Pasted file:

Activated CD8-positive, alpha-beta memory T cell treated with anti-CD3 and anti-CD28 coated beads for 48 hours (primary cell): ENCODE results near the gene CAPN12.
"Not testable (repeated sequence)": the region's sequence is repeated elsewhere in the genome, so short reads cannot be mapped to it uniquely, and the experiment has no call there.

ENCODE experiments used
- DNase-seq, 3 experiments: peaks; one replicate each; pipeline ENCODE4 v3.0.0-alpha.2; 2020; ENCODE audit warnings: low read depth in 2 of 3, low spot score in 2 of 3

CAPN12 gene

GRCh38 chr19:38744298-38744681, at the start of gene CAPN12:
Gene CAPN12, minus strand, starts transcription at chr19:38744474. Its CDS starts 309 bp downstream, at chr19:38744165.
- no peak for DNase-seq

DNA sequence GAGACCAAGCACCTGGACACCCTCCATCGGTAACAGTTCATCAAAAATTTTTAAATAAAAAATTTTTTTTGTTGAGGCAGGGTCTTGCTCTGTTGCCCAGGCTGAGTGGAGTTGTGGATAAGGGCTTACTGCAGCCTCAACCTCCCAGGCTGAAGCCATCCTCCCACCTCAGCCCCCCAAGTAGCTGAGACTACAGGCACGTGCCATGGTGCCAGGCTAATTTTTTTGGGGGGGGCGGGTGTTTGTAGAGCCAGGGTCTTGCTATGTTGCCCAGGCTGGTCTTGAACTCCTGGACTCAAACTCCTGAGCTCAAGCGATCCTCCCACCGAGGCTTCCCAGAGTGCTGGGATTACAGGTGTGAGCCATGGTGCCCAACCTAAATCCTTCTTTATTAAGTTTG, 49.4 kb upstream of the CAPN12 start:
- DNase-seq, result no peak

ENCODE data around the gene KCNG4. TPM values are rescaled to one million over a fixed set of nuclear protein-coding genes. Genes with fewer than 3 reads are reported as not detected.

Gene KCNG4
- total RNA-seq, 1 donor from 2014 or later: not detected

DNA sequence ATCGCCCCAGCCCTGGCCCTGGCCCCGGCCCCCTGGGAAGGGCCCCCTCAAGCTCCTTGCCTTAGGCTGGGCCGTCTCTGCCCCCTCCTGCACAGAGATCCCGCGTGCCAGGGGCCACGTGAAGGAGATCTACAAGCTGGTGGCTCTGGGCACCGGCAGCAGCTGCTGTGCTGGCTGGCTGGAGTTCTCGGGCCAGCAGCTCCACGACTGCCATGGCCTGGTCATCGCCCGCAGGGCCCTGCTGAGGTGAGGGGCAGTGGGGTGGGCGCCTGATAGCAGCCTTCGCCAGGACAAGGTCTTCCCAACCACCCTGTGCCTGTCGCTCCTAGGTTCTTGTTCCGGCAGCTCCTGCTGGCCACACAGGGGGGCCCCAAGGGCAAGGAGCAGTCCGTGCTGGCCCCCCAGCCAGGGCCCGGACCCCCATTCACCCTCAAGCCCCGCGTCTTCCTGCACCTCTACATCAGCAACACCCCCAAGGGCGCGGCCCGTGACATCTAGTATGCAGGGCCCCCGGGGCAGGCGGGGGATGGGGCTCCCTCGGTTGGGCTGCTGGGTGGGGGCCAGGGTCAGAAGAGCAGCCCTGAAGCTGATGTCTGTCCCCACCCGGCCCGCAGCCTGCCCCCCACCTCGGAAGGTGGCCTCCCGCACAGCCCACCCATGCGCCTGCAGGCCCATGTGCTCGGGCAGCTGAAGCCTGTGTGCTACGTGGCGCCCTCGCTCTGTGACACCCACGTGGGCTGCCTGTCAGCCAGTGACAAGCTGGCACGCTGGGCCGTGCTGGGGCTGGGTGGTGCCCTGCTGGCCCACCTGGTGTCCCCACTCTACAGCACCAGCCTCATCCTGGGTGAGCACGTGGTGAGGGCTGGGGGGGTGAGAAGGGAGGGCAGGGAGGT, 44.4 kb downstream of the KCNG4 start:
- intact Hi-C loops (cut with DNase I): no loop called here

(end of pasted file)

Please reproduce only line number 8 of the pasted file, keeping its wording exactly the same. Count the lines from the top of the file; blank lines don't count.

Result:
- no peak for DNase-seq